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Drinking activity and microparticle size selection in early post-hatching axenic European sea bass (Dicentrarchus labrax L.) larvae
Yaacob, E.N.; Vandenbosch, D.; Coenye, T.; Bajek, A.; Vanrompay, D.; Dierckens, K.; Bossier, P. (2016). Drinking activity and microparticle size selection in early post-hatching axenic European sea bass (Dicentrarchus labrax L.) larvae. Aquaculture 463: 37-42.
In: Aquaculture. Elsevier: Amsterdam; London; New York; Oxford; Tokyo. ISSN 0044-8486; e-ISSN 1873-5622, more
Peer reviewed article  

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Author keywords
    Axenic; Sea bass larvae; Microparticles; Size selection; Drinking rate

Authors  Top 
  • Yaacob, E.N., more
  • Vandenbosch, D., more
  • Coenye, T., more
  • Bajek, A.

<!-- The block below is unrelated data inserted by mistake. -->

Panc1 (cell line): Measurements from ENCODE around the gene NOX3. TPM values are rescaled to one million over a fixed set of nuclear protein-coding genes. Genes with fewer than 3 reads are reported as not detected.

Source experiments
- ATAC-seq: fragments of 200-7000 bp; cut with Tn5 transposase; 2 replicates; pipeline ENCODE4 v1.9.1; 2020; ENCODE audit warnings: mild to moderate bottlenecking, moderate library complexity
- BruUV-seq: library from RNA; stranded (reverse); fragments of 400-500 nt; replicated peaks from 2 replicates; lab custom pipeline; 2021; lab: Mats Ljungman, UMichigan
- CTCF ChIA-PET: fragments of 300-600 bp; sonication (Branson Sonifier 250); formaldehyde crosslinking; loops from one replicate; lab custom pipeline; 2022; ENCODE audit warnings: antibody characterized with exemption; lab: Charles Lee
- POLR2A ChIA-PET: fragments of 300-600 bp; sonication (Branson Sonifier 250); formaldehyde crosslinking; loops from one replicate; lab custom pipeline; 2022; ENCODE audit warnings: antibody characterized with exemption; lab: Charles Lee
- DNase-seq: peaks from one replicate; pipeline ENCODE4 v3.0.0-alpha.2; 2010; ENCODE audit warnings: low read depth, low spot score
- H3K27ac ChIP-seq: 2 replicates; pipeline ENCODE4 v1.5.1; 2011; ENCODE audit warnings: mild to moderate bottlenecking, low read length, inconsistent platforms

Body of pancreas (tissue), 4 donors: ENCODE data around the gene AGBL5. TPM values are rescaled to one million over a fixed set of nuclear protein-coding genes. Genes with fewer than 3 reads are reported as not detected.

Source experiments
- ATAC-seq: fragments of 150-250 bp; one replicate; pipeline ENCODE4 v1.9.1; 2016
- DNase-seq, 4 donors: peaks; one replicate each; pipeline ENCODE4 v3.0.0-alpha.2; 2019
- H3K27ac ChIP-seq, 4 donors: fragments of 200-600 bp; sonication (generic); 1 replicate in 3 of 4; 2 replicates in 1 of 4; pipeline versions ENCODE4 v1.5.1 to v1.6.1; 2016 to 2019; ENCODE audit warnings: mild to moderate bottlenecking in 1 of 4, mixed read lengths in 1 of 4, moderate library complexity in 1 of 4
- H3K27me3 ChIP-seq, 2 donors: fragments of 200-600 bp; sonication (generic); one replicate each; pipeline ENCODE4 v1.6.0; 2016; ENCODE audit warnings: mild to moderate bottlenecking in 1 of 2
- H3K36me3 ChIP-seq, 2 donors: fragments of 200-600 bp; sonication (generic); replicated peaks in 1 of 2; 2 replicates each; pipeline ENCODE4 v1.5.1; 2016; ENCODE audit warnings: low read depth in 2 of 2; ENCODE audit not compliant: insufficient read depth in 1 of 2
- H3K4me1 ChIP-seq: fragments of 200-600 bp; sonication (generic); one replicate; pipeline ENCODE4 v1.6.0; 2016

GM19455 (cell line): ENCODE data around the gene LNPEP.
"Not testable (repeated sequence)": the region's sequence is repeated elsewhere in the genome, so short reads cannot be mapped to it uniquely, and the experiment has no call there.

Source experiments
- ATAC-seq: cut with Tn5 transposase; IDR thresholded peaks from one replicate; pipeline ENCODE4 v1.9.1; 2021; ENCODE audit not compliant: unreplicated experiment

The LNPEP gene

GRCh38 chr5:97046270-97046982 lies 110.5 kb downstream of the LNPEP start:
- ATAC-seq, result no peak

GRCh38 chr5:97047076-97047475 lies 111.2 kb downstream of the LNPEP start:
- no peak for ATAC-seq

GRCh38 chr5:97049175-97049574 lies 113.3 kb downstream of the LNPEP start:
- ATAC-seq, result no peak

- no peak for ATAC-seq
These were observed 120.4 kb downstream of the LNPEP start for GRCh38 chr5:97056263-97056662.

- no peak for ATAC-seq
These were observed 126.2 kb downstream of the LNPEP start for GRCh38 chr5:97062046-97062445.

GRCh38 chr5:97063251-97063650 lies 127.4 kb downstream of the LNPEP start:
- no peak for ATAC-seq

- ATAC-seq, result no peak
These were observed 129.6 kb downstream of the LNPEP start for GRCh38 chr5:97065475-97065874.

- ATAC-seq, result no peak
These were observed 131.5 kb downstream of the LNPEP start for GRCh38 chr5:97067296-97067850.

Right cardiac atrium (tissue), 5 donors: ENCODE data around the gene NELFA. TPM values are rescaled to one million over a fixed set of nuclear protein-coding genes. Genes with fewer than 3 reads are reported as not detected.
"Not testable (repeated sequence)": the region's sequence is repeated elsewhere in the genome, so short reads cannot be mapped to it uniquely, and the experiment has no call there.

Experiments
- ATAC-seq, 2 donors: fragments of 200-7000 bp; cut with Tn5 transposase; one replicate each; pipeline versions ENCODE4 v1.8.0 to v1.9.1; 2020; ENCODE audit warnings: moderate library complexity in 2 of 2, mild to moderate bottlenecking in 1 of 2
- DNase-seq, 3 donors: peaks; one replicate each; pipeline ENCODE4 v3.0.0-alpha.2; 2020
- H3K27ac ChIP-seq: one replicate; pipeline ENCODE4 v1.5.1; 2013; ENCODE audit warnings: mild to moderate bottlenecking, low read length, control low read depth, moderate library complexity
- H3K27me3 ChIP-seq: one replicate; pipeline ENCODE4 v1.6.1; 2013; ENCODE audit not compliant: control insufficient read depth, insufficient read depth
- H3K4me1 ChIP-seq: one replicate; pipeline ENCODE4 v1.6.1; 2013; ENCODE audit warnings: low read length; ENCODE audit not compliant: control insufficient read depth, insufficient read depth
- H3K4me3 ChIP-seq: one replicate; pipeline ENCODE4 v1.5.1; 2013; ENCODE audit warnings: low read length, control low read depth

Marine fish larvae are known to drink water and to feed selectively. We studied water and microparticle ingestion of axenic sea bass larvae at the early post-hatching stage. Knowledge on these physiological processes is crucial for designing effective feeding, particle delivery schemes for marine fish larvae and for the understanding of the interaction and/or association between larval fish and smaller microparticles such as bacteria in aquaculture systems. We found that the fluorescence intensity of accumulated FITC-labelled dextran in the gut of laboratory-reared axenic European sea bass larvae (Dicentrarchus labrax), at day after hatching 7 (DAH7), correlated to a drinking rate of 4.1 ± 0.1 nL h− 1 larva− 1. Additionally, by providing microparticles of 2, 10 or 45 μm, each time in combination with reference microparticles of 20 μm at an equal particle volume, feed size selection was examined. Feeding bigger particles (a combination of 45 and 20 μm) resulted in a statistically higher mean ingested volume (105 ± 104 μm3 larva− 1) than feeding particle combinations of 2 and 20 μm or 10 and 20 μm, (104 ± 103 μm3 larva− 1). Based on Jacobs' selectivity index (D-values), fish larvae always selected for the bigger particles. In addition, larvae showed significantly positive selection towards 45 μm particles after 12 h of feeding. We conclude that axenic European sea bass larvae at DAH7 fed selectively on larger microparticles and unintentionally ingested small microparticles through drinking. Thus, both active and unintentional uptake of microparticles can be useful for microparticle delivery in early post-hatching marine fish larviculture. These results produce insight into the possibility of feeding with an appropriate particle size for future studies using early post-hatching axenic European sea bass larvae as model animal.

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